Careers in English

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Jobs for English graduates are diverse. You can explore resources and research career paths that match your interests and post-education goals at the University of Victoria's Co-op and Career services.

Some of the most popular career fields for English graduates are:
  • Journalism
  • Teaching and academia
  • Publishing
  • Technical writing
  • Editing
  • Law
  • Online media development
  • Marketing and public relations
  • Policy and government
  • Organizational administration
  • Grant writing

Lucas Ackroyd, Undergraduate BA in English and award-winning travel and sports writer

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Lucas Ackroyd's story

Tracking polar bears in the Arctic Circle, peering into magma-filled volcanoes in Maui, tasting whiskey at Scottish breweries, and rafting the waterfalls of New Zealand. Not your typical list of accomplishments for a writer. But Lucas Aykroyd’s career as an international award-winning travel and sports writer has been anything but typical.

“Everyone thinks you’re on vacation all the time,” Lucas says, “I mean, it’s true, but you’re always working in the background.”By combining his passions and interests with his talents as a writer, Lucas travels around the world writing about anything from his adventures on horseback on Easter Island to the ABBA museum in Sweden to hockey championships and the Stanley Cup playoffs.

While his career in journalism only began to take root in university, Lucas’ affinity for English started as a child growing up in Victoria. An avid reader from the age of four, Lucas normally walked out of the library with his parents carrying a stack of books taller than he was. “Writing was always my forte,” Lucas admits, “In Grade 12, I got the top mark in British Columbia for the English 12 final exam, and barely passed math and physics.” This was a pretty clear indication for Lucas of the direction he should take with his career.

During his undergraduate years at the University of Victoria, Lucas got his first taste of journalism writing album and book reviews for The Martlet. Shortly after, he started covering music for a now-defunct entertainment magazine in Victoria. Lucas had the freedom to attend events of his choosing around the Victoria area, as his every proposal was met with a resounding “sounds good, Lucas” from his editor.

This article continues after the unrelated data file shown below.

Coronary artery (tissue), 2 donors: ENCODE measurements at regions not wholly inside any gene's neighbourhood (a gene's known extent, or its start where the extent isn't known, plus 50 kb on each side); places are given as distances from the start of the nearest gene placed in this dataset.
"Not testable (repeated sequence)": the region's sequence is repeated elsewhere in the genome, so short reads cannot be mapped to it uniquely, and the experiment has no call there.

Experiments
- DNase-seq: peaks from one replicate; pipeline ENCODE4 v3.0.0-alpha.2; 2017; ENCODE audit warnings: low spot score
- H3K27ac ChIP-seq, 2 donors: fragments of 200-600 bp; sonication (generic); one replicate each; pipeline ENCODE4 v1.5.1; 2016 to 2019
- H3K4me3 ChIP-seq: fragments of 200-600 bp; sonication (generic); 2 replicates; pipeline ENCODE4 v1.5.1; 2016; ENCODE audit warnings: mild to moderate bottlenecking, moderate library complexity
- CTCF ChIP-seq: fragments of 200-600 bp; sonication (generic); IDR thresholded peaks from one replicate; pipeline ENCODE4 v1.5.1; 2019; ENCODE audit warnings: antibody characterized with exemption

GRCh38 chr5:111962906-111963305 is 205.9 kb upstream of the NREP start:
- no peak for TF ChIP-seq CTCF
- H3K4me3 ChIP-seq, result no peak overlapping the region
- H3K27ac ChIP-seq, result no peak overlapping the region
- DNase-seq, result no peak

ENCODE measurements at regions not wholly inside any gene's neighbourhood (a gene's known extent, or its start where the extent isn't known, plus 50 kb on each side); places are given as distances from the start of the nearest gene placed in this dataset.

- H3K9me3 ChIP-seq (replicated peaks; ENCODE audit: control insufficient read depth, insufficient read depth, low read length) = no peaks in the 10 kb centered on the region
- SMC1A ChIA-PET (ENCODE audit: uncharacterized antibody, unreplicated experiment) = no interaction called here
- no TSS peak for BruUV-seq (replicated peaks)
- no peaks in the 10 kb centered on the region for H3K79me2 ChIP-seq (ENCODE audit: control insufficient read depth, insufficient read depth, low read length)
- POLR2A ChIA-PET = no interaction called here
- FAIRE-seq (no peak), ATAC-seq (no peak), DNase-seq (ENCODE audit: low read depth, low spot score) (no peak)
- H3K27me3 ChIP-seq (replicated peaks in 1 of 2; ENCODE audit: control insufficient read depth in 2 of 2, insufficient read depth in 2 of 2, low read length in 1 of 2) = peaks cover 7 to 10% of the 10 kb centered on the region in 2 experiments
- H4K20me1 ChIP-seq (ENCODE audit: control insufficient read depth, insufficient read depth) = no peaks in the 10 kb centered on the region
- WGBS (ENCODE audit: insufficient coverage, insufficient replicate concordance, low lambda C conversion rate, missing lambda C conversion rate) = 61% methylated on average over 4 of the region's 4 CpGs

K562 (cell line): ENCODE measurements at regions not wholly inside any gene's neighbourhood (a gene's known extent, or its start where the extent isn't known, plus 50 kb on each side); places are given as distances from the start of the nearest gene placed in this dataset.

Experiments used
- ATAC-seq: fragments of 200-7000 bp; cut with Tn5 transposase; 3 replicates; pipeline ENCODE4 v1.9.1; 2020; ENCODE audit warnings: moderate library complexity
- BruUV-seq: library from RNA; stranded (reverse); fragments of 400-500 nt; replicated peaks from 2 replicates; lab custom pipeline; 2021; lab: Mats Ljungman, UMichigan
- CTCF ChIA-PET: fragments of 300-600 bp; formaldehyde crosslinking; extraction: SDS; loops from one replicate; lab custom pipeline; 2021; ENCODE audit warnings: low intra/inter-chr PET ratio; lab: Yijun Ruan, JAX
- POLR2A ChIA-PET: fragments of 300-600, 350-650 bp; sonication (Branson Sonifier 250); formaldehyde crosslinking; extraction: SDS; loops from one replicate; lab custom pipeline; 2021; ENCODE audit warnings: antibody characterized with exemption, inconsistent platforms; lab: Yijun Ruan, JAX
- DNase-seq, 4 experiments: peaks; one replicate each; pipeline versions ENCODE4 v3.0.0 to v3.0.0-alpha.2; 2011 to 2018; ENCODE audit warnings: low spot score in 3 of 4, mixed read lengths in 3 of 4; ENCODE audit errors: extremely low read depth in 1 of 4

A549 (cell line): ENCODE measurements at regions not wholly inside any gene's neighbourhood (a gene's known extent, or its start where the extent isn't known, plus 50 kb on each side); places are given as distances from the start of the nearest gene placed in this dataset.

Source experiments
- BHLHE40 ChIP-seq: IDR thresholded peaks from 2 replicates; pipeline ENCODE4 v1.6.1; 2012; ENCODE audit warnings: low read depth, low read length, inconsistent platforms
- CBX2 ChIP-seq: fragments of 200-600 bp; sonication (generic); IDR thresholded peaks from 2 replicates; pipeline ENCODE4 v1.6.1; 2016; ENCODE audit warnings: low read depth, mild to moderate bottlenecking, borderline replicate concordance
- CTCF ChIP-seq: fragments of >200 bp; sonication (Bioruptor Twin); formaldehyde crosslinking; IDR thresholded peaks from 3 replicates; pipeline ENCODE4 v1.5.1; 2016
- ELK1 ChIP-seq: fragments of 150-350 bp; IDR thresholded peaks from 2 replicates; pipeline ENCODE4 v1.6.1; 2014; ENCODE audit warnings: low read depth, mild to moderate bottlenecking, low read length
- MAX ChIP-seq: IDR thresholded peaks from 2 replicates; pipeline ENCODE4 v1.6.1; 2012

“It was a fun introduction to the business, but it took a while for me to figure out what I was going to do. I was writing poetry during my university years, but I came to realize that $5 per haiku wasn’t going to pay the bills.” After writing his MA thesis on Robin Hood and graduating in 1997, Lucas toyed with the idea of teaching English in Korea or Japan, but ultimately spent a year as a technical writer, something that didn’t fully satisfy his creativity.

 “That experience taught me that I should aim to write about topics that appealed to me more – like hockey or travel,” says Lucas, “I realized I could combine the two and create a sort of niche.” So, Lucas set his sights on the European hockey trend in Canada, pitching an article and following the publisher’s style right down to the letter. His pitch was a success, and it didn’t take long before the Vancouver Canucks were onboard as well. Incredibly, Lucas’s very first sports interview was with the Canucks’ captain, Markus Naslund. Not long after in 2000, the International Ice Hockey Federation (IIHF) approached Lucas with an offer to take on a role as the editor of the IIHF’s new website.

For the next five or six years, Lucas spent most of his time covering Canadian major junior hockey, the Olympics, the NHL, and the World Championships. “During this time, I also did a lot of music writing and even went into other esoteric writing like fashion, dentistry, and even trivia questions.” His career as a travel writer didn’t begin to pick up until about ten years after completing his degree.

Since then, his travels have taken him around the globe from Moscow’s Kremlin to Peru’s Machu Picchu and back again. He loves the variety and freedom of his career. “I already had an assignment to travel to Tahiti and compare my trip to Fletcher Christian’s mid 18th century mutiny of the HMS Bounty,” Lucas says, “so I realized I could use Tahiti as a jumping off point to Easter Island, which is now one of my favourite destinations.”

Since 2013, Lucas has won a Travel Media Association of Canada award, a Society of American Travel Writers medal, and even five medals at the North American Travel Journalists Association Awards. He has been featured in National Geographic Traveler, the Toronto Star, and The Globe and Mail for his travel articles. In the first half of 2015 alone, he has already lined up trips to Cuba, Sweden, Hawaii, Germany, and the Czech Republic.

“I absolutely plan to keep on travelling in the future,” Lucas says, “I kind of like working and being on vacation all the time. It might not be the perfect job, but really, this is just about as good as it gets.”